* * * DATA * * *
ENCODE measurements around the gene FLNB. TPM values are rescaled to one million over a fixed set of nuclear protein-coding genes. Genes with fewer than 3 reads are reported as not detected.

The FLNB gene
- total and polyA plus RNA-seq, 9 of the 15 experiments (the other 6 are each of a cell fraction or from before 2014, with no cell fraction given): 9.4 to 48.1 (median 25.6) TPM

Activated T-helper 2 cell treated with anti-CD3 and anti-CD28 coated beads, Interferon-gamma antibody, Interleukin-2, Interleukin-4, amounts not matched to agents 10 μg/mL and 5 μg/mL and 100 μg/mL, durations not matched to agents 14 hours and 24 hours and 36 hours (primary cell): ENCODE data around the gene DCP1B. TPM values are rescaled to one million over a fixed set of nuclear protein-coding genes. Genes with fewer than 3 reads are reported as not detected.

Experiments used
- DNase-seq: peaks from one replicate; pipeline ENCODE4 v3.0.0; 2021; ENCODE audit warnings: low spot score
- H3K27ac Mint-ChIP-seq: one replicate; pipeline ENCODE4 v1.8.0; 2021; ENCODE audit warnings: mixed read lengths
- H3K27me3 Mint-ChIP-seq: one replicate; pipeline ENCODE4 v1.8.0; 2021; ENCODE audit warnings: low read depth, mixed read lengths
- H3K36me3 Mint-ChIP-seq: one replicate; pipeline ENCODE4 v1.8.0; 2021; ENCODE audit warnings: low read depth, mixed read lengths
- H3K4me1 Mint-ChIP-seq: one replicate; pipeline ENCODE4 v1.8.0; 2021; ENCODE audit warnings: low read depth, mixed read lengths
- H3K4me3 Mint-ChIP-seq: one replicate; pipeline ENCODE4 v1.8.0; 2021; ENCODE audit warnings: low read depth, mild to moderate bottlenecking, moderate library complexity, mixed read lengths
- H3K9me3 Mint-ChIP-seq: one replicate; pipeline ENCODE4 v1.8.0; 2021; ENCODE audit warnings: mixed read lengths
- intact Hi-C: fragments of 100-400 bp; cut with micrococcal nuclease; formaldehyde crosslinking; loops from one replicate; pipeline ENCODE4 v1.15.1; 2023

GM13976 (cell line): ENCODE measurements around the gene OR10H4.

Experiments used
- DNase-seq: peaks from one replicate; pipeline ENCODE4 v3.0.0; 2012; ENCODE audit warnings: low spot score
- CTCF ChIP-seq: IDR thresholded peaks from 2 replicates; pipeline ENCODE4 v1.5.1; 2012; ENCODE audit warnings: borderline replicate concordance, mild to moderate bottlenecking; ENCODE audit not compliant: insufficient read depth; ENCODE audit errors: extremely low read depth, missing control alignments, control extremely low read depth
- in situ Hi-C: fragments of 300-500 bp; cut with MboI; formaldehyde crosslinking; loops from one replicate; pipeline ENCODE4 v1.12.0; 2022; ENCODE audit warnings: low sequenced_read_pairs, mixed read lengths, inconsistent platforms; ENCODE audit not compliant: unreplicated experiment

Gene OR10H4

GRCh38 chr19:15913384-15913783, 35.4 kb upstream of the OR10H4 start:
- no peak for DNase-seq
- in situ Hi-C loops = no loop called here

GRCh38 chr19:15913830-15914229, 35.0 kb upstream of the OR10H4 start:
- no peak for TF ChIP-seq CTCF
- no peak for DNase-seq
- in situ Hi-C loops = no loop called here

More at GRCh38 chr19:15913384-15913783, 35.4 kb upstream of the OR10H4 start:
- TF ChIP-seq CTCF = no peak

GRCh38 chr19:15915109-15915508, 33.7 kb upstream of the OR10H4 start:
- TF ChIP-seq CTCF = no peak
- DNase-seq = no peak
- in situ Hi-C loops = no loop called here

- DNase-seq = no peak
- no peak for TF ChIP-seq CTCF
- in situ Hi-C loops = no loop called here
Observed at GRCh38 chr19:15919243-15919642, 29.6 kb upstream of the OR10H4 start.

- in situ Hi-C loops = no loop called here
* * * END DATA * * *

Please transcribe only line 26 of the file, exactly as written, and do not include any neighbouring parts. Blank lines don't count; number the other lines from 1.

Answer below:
- in situ Hi-C loops = no loop called here